This new series of Students of Ethnobotany: Round 2 starts off with a bang and a paradox – a plant that is both wonderfully useful and terribly invasive – thanks to the keen observations of human nature by Amy J.
When I first moved to Vancouver, I was thrilled to discover that blackberries grow wild along the sides of roads and on the edges of forests here.
They typically ripen and are ready to pick and eat in mid-August. They grow on vines with some nasty thorns, but the scratches are a small price to pay for blackberries that are locally-grown, ripened on the vine, and sweeter than any blackberries I’ve ever bought at a grocery store. During the past few summers, I have picked litres of blackberries, eaten these blackberries fresh or frozen, and used them in smoothies, crumbles, pies, and in other desserts (check out a great recipe for blackberry pie bars here: http://joythebaker.com/2009/06/blackberry-pie-bars/). And I’m not the only one. I’ve seen blackberry pickers head to the vines armed with ladders, buckets, and protective clothing. My roommate and her mother pick enough blackberries on the Gulf Islands each summer to make over 100 jars of jam, which they then give away as Christmas presents.
However, I’ve also learned that these blackberries are an invasive species here. Known as Himalayan blackberries, or Rubus discolor, they belong to the family Rosaceae and are native to Europe (not the Himalayas). They were first brought to North America in 1885 by an American botanist, and they now grow all along Pacific Northwest. In case you’re not sure if you’ve actually seen a blackberry vine in Vancouver before, they are quite easy to identify. Their leaves are usually large and serrated along the edges, and are dark green on top and greyish-green underneath. Their stems, or canes, are covered in sharp and slightly curved thorns. In the spring, these plants have pale pink or white, flowers with five petals.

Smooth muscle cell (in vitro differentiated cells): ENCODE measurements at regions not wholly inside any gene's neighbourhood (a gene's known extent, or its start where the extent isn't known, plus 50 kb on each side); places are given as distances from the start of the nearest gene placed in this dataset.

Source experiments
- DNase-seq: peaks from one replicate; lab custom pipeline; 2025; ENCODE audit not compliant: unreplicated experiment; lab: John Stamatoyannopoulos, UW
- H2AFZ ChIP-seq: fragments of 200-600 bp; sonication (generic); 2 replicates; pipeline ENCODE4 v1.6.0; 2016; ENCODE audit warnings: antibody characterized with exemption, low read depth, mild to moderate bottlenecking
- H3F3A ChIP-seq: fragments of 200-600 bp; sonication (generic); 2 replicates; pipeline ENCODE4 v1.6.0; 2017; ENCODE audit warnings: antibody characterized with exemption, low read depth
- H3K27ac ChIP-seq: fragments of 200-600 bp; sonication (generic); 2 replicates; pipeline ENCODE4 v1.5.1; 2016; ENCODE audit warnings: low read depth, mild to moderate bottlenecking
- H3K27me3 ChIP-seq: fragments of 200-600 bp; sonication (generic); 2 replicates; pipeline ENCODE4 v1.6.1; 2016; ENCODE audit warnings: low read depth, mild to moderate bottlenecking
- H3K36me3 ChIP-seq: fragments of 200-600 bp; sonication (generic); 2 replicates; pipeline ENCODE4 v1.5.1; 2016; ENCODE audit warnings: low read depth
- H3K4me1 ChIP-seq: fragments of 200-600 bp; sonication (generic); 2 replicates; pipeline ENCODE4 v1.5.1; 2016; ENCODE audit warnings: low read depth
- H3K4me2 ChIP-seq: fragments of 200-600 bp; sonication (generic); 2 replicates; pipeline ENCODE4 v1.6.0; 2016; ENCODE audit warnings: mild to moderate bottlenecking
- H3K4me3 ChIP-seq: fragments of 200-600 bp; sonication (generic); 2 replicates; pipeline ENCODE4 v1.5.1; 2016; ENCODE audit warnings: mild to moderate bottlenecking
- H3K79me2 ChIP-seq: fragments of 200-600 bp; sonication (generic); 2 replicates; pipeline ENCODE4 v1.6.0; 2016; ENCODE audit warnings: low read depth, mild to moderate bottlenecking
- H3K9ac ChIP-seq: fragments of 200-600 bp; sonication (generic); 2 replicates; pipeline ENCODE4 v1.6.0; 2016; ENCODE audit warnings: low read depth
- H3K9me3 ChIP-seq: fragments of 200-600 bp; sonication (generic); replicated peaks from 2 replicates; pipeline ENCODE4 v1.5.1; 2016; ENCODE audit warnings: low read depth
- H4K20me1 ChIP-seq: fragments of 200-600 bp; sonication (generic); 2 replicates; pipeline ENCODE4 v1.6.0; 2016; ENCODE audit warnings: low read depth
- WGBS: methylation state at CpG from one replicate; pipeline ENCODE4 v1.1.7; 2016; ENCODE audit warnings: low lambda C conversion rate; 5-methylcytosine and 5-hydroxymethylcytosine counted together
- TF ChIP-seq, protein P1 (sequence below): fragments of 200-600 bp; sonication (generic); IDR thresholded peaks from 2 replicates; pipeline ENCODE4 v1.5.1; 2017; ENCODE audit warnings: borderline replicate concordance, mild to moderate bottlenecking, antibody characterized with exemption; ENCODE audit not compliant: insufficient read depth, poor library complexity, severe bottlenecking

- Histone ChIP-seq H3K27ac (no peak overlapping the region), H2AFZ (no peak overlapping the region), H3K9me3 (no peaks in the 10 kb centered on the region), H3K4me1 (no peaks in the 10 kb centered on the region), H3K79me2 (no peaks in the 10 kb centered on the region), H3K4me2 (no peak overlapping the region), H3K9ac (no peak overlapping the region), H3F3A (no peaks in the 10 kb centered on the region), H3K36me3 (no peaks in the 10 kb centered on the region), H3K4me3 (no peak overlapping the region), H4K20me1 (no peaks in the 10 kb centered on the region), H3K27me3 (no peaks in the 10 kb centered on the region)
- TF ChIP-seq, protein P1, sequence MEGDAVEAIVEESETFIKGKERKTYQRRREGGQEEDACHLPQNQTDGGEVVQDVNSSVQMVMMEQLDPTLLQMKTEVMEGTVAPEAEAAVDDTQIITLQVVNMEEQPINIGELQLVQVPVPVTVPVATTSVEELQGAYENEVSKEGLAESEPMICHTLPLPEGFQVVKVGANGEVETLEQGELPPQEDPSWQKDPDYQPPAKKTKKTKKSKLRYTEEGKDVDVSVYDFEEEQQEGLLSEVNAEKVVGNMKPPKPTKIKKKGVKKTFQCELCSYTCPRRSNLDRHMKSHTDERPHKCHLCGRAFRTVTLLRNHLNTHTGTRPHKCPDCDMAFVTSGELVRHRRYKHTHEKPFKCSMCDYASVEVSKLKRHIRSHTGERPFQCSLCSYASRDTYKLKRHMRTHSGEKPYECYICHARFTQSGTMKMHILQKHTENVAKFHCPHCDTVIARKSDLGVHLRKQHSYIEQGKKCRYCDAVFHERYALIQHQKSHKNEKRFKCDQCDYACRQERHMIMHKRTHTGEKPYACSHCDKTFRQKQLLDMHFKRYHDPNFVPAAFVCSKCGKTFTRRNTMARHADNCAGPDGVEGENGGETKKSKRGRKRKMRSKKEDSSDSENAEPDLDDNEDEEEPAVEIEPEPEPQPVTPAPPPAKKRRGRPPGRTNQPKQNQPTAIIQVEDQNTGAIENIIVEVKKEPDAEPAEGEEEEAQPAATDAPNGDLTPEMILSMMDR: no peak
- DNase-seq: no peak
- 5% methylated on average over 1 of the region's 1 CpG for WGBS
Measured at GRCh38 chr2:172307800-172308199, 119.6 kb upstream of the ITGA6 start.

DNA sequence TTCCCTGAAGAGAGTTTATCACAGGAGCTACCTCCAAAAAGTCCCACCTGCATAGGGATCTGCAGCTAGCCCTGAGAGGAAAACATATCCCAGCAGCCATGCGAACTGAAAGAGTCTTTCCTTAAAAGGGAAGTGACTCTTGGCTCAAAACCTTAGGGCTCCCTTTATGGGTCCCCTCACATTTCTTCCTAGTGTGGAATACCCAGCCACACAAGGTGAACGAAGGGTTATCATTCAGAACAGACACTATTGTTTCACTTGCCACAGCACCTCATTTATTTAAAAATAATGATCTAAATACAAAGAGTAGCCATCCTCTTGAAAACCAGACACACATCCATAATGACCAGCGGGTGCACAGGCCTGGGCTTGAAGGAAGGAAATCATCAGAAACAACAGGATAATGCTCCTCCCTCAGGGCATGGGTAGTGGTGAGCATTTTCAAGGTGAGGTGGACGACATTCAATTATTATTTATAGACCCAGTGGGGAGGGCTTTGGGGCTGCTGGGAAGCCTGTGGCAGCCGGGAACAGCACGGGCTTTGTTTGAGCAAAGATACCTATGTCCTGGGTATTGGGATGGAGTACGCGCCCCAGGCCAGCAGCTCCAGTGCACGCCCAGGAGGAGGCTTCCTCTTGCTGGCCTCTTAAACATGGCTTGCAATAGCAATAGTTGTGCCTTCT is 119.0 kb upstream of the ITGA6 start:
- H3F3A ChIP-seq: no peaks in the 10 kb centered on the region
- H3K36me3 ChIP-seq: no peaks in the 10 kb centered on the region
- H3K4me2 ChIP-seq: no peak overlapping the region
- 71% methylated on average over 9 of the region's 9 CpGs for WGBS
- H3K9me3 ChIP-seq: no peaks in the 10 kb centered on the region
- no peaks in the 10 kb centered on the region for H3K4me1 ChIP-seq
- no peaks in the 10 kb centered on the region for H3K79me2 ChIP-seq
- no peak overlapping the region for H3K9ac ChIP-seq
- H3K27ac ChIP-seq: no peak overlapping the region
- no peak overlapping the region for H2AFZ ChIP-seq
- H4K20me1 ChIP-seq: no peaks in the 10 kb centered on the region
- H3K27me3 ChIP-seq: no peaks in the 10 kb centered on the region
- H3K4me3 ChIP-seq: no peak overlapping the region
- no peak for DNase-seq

As an invasive species, these blackberries pose many ecological problems. Himalayan blackberry vines often out-compete native plants by shading them and producing too much leaf litter. This can exclude understory plants, and prevent shade-intolerant trees, including the Garry oak and Ponderosa pine, from becoming established. Blackberry vines can also grow into dense thickets that block the movement of large animals, trapping them, or limiting their access to water. They may also grow along river banks, displacing deep-rooted native shrubs. This compromises the stability of river banks, increasing the chances of flooding and erosion. Blackberry vines can also provide habitat and food for other invasive species, such as rats, starlings, and feral domestic rabbits.
Himalayan blackberries are also very difficult to control. They grow very quickly – a single stem cutting can grow into a thicket about 5 metres in diameter within 2 years. They spread easily by root and stem fragments, and their seeds are viable for several years. Another problem is that people like these blackberries, and will often even further propagate the vines without realizing that they are contributing to an ecological problem. Thus, like a lot of other invasive species, blackberry growth is fairly widespread across Vancouver.
But all hope is not lost – we can use them as a tool to help raise awareness and educate others. We can use these fresh, free blackberries as a way to get others to appreciate food that is local and in season. We can do our best to avoid trampling other native plants around the blackberries if we do choose to pick them. And of course, we can also take this as a great opportunity to learn more about invasive species in BC. One thing is definitely for sure – Himalayan blackberries win the dubious title of being my favourite invasive species.